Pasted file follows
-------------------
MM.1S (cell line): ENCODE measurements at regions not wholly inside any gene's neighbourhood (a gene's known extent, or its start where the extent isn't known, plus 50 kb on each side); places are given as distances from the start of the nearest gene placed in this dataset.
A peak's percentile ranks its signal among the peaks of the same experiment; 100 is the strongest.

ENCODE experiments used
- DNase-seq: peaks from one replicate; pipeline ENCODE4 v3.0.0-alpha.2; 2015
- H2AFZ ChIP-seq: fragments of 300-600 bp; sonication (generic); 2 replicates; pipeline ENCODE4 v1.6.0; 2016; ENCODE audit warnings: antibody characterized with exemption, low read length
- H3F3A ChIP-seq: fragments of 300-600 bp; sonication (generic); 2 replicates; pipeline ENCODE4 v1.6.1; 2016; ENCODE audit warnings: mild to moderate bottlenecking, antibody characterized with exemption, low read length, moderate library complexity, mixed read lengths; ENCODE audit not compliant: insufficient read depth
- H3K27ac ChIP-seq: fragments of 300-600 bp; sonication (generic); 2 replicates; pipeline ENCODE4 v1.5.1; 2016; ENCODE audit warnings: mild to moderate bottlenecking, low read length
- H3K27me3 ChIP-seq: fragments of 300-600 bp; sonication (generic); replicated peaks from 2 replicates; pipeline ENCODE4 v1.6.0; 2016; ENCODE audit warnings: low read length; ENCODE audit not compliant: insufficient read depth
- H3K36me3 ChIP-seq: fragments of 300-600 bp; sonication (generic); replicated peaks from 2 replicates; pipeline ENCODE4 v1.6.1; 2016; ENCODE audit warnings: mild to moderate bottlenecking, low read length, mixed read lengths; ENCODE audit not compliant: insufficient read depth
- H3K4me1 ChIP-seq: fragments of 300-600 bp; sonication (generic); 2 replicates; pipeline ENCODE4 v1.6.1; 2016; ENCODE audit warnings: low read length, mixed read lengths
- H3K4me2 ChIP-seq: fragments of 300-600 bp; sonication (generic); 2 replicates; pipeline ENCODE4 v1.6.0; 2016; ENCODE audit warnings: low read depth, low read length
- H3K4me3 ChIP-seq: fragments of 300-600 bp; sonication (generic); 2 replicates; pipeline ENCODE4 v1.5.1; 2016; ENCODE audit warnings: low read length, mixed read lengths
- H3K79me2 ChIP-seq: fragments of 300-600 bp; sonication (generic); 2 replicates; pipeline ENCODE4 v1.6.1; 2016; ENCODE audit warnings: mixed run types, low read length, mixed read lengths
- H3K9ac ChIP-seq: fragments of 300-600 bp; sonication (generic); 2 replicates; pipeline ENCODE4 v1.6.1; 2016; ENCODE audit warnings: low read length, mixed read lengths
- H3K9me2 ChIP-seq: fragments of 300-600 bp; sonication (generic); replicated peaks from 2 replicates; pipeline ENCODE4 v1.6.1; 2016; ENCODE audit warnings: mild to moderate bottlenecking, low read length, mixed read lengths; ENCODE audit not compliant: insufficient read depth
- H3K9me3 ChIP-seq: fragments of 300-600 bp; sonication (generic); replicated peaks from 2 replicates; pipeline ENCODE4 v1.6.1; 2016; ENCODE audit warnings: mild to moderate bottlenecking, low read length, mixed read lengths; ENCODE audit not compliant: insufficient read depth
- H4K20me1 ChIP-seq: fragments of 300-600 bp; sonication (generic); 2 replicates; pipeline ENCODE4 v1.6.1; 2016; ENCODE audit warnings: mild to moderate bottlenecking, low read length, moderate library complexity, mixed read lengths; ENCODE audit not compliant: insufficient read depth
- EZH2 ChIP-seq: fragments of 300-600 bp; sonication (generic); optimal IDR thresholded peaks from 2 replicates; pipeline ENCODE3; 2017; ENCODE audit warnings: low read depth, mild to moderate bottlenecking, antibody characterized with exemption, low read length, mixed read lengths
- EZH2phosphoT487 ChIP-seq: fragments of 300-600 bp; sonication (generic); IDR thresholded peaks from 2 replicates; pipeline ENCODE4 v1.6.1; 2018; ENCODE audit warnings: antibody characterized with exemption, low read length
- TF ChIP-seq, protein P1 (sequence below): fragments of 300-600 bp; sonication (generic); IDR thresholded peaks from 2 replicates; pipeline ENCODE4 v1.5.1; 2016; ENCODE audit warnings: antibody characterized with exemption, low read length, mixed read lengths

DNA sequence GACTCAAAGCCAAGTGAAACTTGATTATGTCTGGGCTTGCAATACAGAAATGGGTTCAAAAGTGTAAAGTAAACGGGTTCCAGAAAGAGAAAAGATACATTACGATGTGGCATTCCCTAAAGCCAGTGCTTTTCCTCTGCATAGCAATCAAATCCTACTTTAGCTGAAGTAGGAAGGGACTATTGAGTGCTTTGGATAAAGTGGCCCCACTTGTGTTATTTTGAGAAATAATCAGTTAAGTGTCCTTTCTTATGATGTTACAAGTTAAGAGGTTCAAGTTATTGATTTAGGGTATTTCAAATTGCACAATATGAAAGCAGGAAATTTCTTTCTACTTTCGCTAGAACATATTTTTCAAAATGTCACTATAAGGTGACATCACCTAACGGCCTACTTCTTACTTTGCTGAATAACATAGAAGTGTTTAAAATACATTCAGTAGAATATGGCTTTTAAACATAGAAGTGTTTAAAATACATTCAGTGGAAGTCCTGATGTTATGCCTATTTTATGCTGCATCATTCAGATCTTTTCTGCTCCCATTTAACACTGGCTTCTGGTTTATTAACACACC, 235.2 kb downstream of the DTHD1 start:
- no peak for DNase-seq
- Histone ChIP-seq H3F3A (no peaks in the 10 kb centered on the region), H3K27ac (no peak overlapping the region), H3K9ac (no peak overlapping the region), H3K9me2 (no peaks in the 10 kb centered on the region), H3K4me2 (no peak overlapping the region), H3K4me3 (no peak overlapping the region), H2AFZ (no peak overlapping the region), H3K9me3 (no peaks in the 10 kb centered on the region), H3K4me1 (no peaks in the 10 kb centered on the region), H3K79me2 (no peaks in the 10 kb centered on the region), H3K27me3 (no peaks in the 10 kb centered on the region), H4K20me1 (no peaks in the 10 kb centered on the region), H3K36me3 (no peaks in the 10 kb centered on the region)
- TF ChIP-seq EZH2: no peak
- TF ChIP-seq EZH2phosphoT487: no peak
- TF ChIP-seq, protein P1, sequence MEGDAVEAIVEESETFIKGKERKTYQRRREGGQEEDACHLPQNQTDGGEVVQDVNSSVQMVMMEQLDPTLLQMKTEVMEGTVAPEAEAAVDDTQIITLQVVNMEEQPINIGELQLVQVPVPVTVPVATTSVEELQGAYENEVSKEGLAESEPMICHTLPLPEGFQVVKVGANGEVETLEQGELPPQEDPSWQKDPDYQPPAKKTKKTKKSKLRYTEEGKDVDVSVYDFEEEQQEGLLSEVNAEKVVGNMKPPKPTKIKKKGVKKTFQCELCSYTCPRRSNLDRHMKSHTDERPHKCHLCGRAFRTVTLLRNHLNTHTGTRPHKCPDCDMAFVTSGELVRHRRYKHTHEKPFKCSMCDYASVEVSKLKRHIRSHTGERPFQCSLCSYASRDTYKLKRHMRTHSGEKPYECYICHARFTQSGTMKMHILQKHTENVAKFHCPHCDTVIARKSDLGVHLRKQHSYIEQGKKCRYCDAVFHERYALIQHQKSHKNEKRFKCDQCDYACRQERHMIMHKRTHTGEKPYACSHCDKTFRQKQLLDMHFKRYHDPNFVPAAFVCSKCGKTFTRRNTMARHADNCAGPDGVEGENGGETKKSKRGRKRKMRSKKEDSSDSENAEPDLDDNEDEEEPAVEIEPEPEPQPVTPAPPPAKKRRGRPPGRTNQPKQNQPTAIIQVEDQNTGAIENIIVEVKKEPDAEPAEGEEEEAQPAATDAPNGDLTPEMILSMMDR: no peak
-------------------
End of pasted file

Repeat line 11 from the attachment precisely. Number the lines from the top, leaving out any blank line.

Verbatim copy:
- H3K4me2 ChIP-seq: fragments of 300-600 bp; sonication (generic); 2 replicates; pipeline ENCODE4 v1.6.0; 2016; ENCODE audit warnings: low read depth, low read length